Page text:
UN special envoy Terje Roed-Larsen said Monday that peace in southern Lebanon would depend on the restraint of all countries concerned.
Roed-Larsen spoke in Amman, where he met Monday with Jordanian Foreign Minister Abdel Ilah Khatib. The envoy came to Jordan after visiting Israel, Lebanon and Syria.
Roed-Larsen said the United Nations' ability to ensure peace would depend on "members of states."
"We will work hard with relevant concerned parties in the region and beyond in order to (ensure peace), so we have very exciting weeks ahead of us," Roed-Larsen said before meeting with Khatib.
In response to a question, Roed-Larsen said he was worried about Israel's withdrawal from southern Lebanon, which is planned for July with or without an agreement with Damascus or Beirut and in the face of continued hostility from guerrilla groups.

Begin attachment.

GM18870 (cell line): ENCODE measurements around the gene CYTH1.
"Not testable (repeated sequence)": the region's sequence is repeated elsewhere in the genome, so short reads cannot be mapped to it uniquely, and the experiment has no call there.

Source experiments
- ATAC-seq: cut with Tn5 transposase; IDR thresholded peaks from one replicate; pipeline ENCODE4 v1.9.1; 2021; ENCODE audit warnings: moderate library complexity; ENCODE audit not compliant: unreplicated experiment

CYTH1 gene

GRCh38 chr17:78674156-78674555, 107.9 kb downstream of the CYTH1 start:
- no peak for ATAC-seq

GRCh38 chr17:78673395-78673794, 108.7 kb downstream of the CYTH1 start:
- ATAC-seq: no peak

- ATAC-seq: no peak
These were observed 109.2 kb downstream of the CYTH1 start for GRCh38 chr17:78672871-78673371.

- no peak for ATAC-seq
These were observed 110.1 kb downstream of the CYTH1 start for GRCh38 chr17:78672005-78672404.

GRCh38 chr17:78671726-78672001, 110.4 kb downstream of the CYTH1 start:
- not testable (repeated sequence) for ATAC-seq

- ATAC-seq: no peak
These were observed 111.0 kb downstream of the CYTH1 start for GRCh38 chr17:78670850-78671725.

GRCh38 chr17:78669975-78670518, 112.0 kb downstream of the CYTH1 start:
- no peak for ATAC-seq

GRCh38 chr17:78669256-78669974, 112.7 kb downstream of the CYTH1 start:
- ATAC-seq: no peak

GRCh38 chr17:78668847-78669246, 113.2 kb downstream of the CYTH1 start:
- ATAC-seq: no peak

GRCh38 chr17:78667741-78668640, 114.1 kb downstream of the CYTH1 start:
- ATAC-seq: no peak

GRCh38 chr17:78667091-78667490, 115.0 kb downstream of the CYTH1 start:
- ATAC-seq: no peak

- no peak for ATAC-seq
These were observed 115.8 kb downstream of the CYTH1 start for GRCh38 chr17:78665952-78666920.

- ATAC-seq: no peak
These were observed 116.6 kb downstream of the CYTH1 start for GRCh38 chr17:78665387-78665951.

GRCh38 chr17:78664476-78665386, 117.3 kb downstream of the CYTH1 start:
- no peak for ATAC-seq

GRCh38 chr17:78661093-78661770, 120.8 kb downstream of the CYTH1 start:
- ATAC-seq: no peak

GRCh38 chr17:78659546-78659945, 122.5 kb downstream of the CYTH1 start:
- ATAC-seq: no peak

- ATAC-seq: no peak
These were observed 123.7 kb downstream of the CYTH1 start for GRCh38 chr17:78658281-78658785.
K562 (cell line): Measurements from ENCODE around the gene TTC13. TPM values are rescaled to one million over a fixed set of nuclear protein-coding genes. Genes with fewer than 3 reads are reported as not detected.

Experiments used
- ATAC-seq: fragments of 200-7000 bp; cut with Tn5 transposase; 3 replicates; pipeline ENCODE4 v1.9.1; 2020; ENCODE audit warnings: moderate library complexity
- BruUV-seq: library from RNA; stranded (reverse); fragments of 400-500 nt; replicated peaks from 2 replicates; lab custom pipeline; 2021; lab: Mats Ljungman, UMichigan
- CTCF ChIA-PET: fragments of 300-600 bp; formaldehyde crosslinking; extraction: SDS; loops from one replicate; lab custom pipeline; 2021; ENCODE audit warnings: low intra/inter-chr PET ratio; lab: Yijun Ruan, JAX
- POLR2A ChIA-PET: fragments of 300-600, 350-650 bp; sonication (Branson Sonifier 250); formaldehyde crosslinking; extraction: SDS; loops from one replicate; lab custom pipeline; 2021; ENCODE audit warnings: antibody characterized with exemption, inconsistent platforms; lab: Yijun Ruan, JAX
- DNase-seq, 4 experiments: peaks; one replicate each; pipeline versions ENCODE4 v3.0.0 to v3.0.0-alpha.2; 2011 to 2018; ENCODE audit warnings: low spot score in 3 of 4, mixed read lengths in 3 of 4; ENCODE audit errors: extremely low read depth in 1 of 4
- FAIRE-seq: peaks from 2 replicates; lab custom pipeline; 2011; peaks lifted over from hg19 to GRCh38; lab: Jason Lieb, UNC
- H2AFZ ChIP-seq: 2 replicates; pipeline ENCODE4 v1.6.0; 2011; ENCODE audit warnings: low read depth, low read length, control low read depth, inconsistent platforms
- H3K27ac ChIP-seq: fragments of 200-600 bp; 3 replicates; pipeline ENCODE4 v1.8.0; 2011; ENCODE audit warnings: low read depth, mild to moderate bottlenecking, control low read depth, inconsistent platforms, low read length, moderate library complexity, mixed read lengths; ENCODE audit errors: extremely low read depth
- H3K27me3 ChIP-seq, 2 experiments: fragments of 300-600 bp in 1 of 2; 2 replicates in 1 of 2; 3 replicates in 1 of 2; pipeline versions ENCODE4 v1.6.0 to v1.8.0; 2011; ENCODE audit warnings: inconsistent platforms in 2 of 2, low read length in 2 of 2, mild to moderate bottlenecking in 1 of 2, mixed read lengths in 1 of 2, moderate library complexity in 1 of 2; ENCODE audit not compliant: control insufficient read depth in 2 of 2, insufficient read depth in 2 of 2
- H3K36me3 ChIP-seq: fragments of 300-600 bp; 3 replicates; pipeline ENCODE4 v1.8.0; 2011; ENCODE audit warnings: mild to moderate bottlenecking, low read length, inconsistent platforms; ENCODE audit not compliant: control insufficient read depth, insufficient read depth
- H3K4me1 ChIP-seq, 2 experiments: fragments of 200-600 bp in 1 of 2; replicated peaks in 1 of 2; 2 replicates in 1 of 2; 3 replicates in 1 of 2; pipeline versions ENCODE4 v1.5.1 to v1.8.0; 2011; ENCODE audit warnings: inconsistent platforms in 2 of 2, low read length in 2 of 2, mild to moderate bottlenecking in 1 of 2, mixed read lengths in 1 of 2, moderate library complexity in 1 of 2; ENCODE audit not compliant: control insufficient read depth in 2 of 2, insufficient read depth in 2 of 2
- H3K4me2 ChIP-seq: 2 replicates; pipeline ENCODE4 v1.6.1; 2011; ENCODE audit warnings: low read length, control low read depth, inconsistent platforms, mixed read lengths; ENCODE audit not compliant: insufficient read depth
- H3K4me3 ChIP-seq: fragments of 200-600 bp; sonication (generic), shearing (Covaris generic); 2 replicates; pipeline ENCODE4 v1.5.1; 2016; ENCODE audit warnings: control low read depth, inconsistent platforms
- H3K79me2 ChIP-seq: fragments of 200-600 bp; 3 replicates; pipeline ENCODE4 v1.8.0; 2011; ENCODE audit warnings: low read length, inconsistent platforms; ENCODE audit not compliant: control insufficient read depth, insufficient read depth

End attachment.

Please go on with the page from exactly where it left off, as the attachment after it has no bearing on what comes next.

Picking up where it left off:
"We have asked all parties to show restraint in the difficult situation that we are in now," he said. "If we get cooperation necessary from both parties, the government of Israel and the government of Lebanon, I'm pretty confident."
Roed-Larsen said Saturday in Damascus that Syria, has agreed to cooperate with the United Nations over the Israeli pullout.
However, the head of the South Lebanon Army, Israel's client militia in South Lebanon warned that another war could break out in south Lebanon after Israel's withdrawal unless the Beirut government granted amnesty to all members of his 2,500-strong force.
General Antoine Lahd, who is under a death sentence for treason passed by a Lebanese court, said on Monday the population of Israeli-occupied south Lebanon had either to emigrate, submit to Lebanese laws as collaborators or fight when the Israelis left.
In a statement directed at Lebanese President Emile Lahoud, Lahd said most preferred the last option: “To carry arms to defend themselves from emigration, prison, humiliation and reproach.” – (Agencies)
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